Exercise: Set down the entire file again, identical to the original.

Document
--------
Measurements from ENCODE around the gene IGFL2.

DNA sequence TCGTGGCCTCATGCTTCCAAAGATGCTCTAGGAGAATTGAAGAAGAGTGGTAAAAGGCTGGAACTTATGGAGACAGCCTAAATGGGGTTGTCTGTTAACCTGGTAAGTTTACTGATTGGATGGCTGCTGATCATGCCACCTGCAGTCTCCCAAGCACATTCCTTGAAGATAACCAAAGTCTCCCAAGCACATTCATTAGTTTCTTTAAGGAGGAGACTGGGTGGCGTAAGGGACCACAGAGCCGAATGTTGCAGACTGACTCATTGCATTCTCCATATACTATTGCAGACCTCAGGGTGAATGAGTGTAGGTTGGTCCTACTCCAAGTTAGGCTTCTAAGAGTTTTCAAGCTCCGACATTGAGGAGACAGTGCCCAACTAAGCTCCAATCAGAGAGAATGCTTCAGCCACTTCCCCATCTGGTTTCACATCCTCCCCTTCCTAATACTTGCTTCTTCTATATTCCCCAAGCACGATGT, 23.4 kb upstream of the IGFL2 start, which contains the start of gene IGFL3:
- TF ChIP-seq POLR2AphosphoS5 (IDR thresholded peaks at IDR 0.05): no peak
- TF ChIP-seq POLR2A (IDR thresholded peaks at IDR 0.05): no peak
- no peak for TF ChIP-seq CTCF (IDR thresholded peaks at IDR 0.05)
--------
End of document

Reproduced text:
Measurements from ENCODE around the gene IGFL2.

DNA sequence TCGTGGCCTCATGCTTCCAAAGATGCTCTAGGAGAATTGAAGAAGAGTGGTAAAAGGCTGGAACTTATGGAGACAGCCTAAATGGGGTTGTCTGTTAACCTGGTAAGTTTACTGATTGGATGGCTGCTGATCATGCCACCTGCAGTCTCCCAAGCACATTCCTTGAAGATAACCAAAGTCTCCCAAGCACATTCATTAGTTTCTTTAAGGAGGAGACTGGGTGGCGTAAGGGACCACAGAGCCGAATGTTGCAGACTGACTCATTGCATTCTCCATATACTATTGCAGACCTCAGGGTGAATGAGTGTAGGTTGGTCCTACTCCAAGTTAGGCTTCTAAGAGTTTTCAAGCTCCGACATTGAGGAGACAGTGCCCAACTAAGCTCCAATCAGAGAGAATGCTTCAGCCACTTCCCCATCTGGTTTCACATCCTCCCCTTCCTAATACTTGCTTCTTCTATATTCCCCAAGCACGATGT, 23.4 kb upstream of the IGFL2 start, which contains the start of gene IGFL3:
- TF ChIP-seq POLR2AphosphoS5 (IDR thresholded peaks at IDR 0.05): no peak
- TF ChIP-seq POLR2A (IDR thresholded peaks at IDR 0.05): no peak
- no peak for TF ChIP-seq CTCF (IDR thresholded peaks at IDR 0.05)